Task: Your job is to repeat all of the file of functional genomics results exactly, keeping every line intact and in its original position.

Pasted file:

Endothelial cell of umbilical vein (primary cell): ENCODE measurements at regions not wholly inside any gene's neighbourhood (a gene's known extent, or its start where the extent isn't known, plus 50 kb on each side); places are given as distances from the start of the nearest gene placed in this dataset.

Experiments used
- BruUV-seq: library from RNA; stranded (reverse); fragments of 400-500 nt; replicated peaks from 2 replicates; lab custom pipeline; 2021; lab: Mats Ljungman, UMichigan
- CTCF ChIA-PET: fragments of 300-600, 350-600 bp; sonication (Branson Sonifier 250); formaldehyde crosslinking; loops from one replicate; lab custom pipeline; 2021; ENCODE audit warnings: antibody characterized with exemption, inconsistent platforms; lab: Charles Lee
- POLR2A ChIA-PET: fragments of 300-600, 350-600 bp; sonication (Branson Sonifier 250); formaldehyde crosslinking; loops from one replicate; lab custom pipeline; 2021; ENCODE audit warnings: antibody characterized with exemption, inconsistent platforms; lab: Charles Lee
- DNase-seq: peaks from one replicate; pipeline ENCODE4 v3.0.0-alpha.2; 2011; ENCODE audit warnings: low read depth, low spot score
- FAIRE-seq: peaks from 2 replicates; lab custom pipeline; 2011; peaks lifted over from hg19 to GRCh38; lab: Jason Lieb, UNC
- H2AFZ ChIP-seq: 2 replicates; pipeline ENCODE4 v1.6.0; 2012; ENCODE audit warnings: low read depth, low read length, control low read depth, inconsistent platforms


Endothelial cell of umbilical vein (primary cell): ENCODE measurements at regions not wholly inside any gene's neighbourhood (a gene's known extent, or its start where the extent isn't known, plus 50 kb on each side); places are given as distances from the start of the nearest gene placed in this dataset.

Experiments used
- BruUV-seq: library from RNA; stranded (reverse); fragments of 400-500 nt; replicated peaks from 2 replicates; lab custom pipeline; 2021; lab: Mats Ljungman, UMichigan
- CTCF ChIA-PET: fragments of 300-600, 350-600 bp; sonication (Branson Sonifier 250); formaldehyde crosslinking; loops from one replicate; lab custom pipeline; 2021; ENCODE audit warnings: antibody characterized with exemption, inconsistent platforms; lab: Charles Lee
- POLR2A ChIA-PET: fragments of 300-600, 350-600 bp; sonication (Branson Sonifier 250); formaldehyde crosslinking; loops from one replicate; lab custom pipeline; 2021; ENCODE audit warnings: antibody characterized with exemption, inconsistent platforms; lab: Charles Lee
- DNase-seq: peaks from one replicate; pipeline ENCODE4 v3.0.0-alpha.2; 2011; ENCODE audit warnings: low read depth, low spot score
- FAIRE-seq: peaks from 2 replicates; lab custom pipeline; 2011; peaks lifted over from hg19 to GRCh38; lab: Jason Lieb, UNC
- H2AFZ ChIP-seq: 2 replicates; pipeline ENCODE4 v1.6.0; 2012; ENCODE audit warnings: low read depth, low read length, control low read depth, inconsistent platforms